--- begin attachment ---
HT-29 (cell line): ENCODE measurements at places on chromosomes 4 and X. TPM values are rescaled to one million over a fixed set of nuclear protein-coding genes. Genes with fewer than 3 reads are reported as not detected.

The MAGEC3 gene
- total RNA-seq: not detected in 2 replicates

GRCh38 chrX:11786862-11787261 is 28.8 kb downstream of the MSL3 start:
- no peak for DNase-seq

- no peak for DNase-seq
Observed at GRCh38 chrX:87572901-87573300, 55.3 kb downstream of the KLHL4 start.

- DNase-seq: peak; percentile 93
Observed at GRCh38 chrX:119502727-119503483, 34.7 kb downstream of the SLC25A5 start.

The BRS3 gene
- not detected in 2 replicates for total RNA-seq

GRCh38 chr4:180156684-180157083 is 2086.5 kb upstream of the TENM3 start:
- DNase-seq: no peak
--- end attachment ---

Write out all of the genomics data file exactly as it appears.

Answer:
HT-29 (cell line): ENCODE measurements at places on chromosomes 4 and X. TPM values are rescaled to one million over a fixed set of nuclear protein-coding genes. Genes with fewer than 3 reads are reported as not detected.

The MAGEC3 gene
- total RNA-seq: not detected in 2 replicates

GRCh38 chrX:11786862-11787261 is 28.8 kb downstream of the MSL3 start:
- no peak for DNase-seq

- no peak for DNase-seq
Observed at GRCh38 chrX:87572901-87573300, 55.3 kb downstream of the KLHL4 start.

- DNase-seq: peak; percentile 93
Observed at GRCh38 chrX:119502727-119503483, 34.7 kb downstream of the SLC25A5 start.

The BRS3 gene
- not detected in 2 replicates for total RNA-seq

GRCh38 chr4:180156684-180157083 is 2086.5 kb upstream of the TENM3 start:
- DNase-seq: no peak